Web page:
The exercises should be done with plenty of rest (2 – 5 minutes) between the sets.  Progression is necessary starting with low weight, low rep end and building up from there. If you have not been doing strength or had a break in your strength training for a month or more, you need to start from the beginning. Increase weight and/or number of reps after at least two weeks of working with the current set of parameters. Form comes before weight and the number of repetitions can increase.

 
Bone density is another huge variable that plays a major role as we age. Women can lose 1/5 of their bone density during the first 5-7 years of menopause. The result is that bones can become brittle and are more easily broken. A fall off the bike that 5 years ago would have caused nothing but a bruise, is more likely to result in a broken bone. Why is this happening and why are women at a higher risk? Again, this has to do with our hormones. Estrogen plays a major role in bone remodeling and as the levels flatline during menopause, we lose this hormone’s protection.
 
The good news is just like with the muscles, we can slow down or even reverse the effects of bone density loss. Our bodies will respond and adapt to the stress we put it under. Just as we stress our muscles to prevent muscle mass loss, we can do the same to our bones. The best exercises to promote bone growth are the ones against gravity. Sports like running, tennis, and basketball are great for bone building. Swimming and cycling are not as effective and if you are only a swimmer or only a cyclist, you better add some walking/jogging and strength sessions to your exercise routine as you do not get enough skeletal stress with your main sport.
 
Plyometrics is an excellent way to stress your bones and make them stronger. Here’s an example of a simple routine. Start with 30 seconds per exercise and gradually increase duration to 2-3 minute sessions adding more advanced exercises gradually and only one at a time (see video playlist below)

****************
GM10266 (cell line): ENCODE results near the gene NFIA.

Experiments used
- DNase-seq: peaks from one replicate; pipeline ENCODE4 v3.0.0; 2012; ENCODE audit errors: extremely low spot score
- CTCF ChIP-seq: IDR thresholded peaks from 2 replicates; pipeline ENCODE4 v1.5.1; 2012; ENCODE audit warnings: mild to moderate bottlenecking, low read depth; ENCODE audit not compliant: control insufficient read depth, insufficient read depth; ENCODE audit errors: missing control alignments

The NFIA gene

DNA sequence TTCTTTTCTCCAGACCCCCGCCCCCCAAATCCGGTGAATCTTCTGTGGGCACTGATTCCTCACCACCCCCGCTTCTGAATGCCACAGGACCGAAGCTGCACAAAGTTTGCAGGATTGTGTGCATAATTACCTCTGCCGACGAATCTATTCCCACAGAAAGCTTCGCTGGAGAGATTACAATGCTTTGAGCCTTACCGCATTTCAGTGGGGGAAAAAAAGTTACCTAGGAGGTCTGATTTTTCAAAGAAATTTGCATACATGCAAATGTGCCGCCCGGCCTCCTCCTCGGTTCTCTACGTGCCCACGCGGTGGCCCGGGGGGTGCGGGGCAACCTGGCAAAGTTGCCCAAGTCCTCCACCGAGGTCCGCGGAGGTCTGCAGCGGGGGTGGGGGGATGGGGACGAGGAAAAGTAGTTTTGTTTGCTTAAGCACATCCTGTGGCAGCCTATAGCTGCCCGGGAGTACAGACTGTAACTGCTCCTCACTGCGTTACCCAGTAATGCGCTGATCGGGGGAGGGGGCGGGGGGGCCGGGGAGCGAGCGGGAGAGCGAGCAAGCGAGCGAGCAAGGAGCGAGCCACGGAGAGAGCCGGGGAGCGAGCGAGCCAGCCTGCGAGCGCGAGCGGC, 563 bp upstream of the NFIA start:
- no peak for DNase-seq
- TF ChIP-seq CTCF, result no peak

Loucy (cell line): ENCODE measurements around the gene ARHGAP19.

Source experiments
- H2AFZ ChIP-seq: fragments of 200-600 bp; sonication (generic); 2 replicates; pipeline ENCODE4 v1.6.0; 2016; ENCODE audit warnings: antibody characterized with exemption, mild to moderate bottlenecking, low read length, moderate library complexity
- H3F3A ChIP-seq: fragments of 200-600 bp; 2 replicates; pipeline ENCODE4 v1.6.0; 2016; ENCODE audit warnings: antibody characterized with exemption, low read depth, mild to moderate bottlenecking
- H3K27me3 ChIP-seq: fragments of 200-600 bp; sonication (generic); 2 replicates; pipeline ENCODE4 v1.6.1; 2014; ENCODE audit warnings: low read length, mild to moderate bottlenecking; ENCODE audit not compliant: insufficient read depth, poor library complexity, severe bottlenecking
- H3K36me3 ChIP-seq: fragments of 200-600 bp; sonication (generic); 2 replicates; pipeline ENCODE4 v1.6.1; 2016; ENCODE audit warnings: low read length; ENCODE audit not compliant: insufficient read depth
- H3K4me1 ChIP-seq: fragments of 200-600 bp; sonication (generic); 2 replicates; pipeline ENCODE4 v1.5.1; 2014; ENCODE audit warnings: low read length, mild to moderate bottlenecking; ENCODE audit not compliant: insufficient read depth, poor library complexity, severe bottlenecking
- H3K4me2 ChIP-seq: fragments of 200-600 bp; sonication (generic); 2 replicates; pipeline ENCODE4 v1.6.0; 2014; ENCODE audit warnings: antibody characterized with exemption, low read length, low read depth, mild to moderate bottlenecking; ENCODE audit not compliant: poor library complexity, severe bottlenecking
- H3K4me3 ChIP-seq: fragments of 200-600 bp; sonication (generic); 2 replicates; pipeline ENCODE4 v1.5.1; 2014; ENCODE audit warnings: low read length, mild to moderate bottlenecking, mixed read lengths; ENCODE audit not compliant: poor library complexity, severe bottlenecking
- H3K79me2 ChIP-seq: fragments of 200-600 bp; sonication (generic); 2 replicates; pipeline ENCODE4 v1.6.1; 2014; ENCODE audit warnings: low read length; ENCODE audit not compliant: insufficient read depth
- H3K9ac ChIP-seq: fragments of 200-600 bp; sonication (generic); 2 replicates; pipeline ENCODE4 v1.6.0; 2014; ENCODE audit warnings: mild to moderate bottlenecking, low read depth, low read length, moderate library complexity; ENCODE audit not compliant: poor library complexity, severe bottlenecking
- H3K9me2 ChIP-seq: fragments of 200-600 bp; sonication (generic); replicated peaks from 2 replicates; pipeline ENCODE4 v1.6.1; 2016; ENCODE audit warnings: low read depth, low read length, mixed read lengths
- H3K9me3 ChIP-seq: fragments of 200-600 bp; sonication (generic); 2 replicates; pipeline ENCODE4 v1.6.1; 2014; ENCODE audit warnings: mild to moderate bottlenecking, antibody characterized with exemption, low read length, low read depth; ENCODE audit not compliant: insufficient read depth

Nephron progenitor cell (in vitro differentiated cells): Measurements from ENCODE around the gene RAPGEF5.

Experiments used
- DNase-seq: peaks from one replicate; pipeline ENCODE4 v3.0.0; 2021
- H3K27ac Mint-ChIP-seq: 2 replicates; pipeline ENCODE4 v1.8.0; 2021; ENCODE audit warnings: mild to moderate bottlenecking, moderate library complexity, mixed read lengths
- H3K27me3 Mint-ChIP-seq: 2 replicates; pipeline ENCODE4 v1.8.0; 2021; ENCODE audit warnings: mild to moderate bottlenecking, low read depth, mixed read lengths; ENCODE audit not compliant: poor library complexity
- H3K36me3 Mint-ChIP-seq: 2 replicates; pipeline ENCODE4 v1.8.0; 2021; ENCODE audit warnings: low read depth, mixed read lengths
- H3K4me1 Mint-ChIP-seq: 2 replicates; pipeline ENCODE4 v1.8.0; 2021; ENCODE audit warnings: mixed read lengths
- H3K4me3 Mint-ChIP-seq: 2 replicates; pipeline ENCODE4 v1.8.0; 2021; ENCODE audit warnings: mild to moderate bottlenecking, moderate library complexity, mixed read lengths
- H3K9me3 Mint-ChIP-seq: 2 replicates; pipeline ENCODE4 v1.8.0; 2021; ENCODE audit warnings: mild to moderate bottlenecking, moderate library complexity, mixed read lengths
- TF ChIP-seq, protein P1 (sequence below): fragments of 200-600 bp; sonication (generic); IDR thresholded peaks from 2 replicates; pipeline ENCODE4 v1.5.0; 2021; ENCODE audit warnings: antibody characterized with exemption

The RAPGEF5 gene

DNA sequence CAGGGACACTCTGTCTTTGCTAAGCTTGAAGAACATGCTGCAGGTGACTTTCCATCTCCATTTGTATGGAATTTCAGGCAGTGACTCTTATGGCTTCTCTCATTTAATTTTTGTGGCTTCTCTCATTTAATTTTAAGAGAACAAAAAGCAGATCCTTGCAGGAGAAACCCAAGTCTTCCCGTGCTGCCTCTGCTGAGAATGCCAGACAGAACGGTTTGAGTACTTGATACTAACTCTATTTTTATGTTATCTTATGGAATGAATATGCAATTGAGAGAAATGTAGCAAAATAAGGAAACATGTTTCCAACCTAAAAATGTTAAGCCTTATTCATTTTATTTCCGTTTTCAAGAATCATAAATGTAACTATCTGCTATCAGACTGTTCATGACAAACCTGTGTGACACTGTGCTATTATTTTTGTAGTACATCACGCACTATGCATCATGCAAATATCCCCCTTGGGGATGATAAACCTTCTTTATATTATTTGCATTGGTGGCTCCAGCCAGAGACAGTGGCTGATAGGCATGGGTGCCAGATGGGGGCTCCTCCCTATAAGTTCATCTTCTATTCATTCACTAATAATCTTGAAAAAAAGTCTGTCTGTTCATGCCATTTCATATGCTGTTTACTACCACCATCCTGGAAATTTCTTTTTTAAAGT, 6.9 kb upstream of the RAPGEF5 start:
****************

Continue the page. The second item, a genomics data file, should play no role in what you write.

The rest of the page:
1. Jump in place (add left-right, front-back, and in square pattern)
2. Shuffle
3. Jump on one foot (add left-right, front-back, and in square pattern)
4. Tuck jumps
5. Skater jumps
6. Bar stool jumps
7. Lunge jumps
8. Burpees
 
More advanced plyometrics moves are in a playlist below.
 
Posture exercises become critical as well as poor posture puts unnecessary stress on our skeletal muscles, compromising the structure of our body. Here are some of my favorite postural exercises. Do a 5-10 minute routine every day.
 
1. Windmill
2. Floor Angels
3. Superman
4. Hip Lifts
5. Swan
6. Mermaid
7. Saw
8. Cat and Cow
9. Child’s Pose
 
Back exercises playlist can be found here: here
 
A main goal of our sport is to stay in it as long as we possibly can, reaping the health benefits of training and competition. With small additions of strength and bone density routines to your normal training you will keep your body in the best possible shape and stay in your A-game for a very long time.
As always comments and feedback are welcome and if you need help putting your personalized routine to complement your triathlon training, send me a message. 
 
Keep on moving!